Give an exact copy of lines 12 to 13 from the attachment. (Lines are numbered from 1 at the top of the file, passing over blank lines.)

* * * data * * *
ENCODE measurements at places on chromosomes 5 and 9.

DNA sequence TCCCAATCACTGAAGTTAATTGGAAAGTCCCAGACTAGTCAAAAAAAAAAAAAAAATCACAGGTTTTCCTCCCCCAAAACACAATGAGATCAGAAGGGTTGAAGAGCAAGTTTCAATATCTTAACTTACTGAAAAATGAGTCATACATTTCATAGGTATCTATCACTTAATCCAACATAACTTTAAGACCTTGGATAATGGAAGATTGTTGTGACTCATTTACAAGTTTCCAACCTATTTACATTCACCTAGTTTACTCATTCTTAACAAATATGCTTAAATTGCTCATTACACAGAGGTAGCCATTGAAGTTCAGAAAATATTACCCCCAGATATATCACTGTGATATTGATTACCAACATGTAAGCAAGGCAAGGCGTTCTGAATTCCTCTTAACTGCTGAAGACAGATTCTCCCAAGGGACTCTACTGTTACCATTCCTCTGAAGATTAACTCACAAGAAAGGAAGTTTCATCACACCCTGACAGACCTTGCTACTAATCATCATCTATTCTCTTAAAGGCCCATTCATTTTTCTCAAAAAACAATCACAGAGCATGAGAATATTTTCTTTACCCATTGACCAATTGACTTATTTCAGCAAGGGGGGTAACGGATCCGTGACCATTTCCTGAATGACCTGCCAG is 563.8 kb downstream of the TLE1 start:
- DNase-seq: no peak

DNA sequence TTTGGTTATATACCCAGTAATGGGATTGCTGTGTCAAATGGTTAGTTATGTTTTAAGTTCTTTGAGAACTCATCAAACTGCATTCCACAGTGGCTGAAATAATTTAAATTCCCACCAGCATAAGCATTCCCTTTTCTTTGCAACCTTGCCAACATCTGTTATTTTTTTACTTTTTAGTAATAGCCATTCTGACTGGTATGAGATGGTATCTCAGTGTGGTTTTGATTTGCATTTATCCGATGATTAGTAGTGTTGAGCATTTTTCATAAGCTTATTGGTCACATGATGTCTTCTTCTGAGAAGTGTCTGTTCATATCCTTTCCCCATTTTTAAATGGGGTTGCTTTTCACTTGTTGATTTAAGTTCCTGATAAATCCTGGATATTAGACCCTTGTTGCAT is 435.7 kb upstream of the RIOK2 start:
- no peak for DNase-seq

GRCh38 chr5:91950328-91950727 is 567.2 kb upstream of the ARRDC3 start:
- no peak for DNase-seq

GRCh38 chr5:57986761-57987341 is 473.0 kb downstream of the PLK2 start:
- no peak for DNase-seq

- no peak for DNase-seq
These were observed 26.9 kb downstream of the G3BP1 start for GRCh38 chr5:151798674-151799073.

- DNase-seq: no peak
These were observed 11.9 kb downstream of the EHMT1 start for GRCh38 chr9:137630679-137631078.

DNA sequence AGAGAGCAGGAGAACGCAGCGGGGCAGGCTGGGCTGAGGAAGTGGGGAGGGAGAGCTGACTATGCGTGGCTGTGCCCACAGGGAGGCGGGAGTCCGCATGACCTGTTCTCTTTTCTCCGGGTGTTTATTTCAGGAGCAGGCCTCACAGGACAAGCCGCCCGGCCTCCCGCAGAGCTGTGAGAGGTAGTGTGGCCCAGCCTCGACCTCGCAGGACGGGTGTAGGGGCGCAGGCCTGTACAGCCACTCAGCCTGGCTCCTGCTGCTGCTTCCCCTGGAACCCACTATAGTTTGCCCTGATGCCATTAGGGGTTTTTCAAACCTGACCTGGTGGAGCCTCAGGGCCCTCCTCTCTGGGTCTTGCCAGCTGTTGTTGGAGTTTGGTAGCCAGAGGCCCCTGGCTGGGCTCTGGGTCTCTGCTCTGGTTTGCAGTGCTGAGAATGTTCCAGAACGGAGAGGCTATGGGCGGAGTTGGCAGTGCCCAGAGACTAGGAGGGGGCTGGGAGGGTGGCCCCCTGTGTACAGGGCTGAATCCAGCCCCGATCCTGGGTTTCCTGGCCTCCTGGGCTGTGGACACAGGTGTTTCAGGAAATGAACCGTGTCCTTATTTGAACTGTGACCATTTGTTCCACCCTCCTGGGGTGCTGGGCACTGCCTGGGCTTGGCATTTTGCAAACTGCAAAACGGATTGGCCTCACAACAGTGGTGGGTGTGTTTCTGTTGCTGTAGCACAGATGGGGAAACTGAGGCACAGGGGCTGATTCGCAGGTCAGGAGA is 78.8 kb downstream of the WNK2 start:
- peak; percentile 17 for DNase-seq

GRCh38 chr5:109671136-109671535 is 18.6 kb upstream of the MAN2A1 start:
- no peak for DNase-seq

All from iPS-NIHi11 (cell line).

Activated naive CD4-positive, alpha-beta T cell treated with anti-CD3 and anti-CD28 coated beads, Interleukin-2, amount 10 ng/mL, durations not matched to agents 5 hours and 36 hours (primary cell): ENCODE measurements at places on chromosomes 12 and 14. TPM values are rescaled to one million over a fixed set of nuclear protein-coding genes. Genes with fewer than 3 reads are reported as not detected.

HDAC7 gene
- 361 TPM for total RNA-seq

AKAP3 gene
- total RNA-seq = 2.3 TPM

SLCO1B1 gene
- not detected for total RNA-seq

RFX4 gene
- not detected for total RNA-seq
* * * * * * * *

- DNase-seq: no peak
These were observed 11.9 kb downstream of the EHMT1 start for GRCh38 chr9:137630679-137631078.